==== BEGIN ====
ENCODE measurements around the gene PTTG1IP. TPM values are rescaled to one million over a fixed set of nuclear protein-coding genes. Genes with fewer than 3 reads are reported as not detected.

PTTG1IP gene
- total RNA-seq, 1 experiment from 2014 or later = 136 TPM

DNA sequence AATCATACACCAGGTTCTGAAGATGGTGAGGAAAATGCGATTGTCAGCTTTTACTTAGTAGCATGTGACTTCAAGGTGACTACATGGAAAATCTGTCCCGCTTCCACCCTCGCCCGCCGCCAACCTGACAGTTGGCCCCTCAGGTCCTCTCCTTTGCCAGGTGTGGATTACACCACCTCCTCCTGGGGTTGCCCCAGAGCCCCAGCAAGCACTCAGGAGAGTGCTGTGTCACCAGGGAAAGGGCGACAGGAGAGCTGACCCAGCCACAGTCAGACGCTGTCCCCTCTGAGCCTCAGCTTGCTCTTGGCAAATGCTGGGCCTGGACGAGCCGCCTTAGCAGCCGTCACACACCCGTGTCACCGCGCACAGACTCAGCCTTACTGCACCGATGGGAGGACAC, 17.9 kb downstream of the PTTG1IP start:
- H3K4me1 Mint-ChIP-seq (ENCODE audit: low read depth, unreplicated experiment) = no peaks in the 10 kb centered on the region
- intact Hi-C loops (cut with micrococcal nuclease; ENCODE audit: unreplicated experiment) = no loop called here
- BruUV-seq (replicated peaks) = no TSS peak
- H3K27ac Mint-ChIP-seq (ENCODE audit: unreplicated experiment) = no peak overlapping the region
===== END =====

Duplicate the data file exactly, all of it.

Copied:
ENCODE measurements around the gene PTTG1IP. TPM values are rescaled to one million over a fixed set of nuclear protein-coding genes. Genes with fewer than 3 reads are reported as not detected.

PTTG1IP gene
- total RNA-seq, 1 experiment from 2014 or later = 136 TPM

DNA sequence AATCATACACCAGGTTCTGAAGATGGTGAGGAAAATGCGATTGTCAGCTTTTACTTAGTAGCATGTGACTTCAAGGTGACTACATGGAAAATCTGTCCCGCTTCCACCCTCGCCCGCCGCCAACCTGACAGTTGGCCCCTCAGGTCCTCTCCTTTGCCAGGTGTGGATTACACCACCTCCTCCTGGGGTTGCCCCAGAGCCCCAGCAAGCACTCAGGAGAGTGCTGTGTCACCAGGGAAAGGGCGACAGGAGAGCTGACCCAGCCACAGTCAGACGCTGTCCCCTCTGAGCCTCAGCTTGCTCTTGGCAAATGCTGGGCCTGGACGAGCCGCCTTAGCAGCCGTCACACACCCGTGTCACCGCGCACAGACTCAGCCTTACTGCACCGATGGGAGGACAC, 17.9 kb downstream of the PTTG1IP start:
- H3K4me1 Mint-ChIP-seq (ENCODE audit: low read depth, unreplicated experiment) = no peaks in the 10 kb centered on the region
- intact Hi-C loops (cut with micrococcal nuclease; ENCODE audit: unreplicated experiment) = no loop called here
- BruUV-seq (replicated peaks) = no TSS peak
- H3K27ac Mint-ChIP-seq (ENCODE audit: unreplicated experiment) = no peak overlapping the region